Where did you grow up?
I grew up in Manhattan, where I went to the Rudolph Steiner School. My family did not generally drink wine – it was the cocktail and highball era – but the Champagne was Lanson’s and, for women, a dry sherry. Wines were considered "European".
How did you end up in Burgundy?
My former husband, Bart Wasserman, was an artist. We lived in Philadelphia but rather than move to New York, the center of the art world in 1968, he decided we should move to France. He had a fine cellar. As the artist’s wife, I kept the wine glasses sparkling and had the pleasure of getting to know certain winemakers quite well. People regarded us with a mixture of curiosity and amusement.
What drew you to wine?
I loved everything French – art, music, literature, food, wine. I was a baby existentialist who had wandered around New York dressed in black and carrying a Camus novel, hoping someone would notice. When my marriage was unraveling in the mid-1970s, I needed to find work. The world of wine was an obvious idea, as a job as a bilingual night receptionist in a Beaune hotel was not appealing.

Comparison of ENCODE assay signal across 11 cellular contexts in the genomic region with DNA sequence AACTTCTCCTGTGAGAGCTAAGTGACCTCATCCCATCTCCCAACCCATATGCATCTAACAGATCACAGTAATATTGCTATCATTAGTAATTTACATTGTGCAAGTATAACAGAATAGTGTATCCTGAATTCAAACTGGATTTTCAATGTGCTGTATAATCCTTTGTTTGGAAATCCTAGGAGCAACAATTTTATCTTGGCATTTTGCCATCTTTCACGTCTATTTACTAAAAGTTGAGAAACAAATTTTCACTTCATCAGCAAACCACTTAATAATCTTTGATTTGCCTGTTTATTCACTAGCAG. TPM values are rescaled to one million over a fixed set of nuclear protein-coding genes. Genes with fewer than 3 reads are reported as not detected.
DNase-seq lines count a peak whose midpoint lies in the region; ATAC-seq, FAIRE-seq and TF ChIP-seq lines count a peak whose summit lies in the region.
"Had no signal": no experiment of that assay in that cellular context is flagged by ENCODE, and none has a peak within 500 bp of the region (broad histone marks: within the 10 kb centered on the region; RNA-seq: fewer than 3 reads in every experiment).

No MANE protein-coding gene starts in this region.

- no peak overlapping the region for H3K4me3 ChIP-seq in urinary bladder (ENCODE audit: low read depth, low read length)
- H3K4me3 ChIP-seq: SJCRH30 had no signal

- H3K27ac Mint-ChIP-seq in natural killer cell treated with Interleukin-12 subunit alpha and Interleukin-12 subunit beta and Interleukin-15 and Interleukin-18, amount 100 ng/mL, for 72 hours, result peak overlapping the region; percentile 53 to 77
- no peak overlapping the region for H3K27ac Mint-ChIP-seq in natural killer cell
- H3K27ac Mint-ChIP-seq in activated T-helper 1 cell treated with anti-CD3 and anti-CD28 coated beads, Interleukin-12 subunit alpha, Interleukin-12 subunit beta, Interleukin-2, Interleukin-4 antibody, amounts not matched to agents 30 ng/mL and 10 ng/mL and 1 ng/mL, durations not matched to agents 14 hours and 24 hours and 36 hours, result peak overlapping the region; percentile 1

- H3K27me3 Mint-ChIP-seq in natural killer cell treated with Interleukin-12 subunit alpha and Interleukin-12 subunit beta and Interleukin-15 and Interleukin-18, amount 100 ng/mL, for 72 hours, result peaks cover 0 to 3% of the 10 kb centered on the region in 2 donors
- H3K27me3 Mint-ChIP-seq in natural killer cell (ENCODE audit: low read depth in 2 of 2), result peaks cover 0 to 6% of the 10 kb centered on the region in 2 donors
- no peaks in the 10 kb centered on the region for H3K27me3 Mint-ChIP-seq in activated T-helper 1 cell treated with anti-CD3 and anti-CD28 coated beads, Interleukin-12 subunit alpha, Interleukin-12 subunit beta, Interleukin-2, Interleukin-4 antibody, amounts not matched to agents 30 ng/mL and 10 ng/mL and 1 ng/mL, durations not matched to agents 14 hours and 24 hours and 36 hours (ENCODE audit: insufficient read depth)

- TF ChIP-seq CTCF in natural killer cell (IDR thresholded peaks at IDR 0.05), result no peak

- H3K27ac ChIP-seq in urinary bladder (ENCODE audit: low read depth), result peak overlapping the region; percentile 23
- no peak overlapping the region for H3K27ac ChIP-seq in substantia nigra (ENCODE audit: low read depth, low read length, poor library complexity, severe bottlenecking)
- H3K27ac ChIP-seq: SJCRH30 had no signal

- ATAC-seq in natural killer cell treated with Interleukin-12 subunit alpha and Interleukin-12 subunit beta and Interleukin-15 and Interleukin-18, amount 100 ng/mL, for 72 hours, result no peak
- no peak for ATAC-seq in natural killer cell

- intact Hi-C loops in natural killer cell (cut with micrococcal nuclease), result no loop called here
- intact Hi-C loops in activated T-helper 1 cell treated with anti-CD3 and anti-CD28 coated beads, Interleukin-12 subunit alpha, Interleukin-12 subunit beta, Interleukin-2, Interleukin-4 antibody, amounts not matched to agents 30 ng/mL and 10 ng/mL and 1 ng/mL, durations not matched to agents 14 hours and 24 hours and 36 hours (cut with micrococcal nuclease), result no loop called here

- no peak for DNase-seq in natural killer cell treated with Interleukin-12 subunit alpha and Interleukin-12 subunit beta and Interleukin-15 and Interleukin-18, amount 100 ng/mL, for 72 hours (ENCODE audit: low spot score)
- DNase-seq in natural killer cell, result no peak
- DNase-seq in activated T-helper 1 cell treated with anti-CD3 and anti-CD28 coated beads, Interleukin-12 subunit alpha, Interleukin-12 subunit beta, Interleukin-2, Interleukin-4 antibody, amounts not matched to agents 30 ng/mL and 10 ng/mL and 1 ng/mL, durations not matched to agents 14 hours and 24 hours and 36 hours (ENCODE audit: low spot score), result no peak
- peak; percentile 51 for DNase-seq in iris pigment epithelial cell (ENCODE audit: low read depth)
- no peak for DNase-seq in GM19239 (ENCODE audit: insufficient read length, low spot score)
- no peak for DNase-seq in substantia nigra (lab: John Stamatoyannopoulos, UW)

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How did you get into the wine business?
My first job was selling oak barrels to wineries in the U.S. for François Frères. I arrived in California with a small barrel to show and my first sale was to Bob and Nonie Travers, owners of Mayacamas. Later I also became a broker for Taransaud. I sold Kistler their first barrels – that put me in touch with viticulture and vinification. My first list of wines came out in 1977 – I worked with Kermit Lynch and the Troisgros brothers, then started Le Serbet in 1979 with wines from domaines who were willing to have a go with an unknown American expatriate. Now we sell wines from more than 80 [domaines].
What was your first big break?
An article in the International Herald Tribune in 1981 [in which Jon Winroth wrote that Wasserman knew more about the wines of Burgundy than any other American] provided premature credibility, but there was no demand for Burgundy in the U.S. One knocked on doors.
How much has Burgundy changed since you moved there in 1968?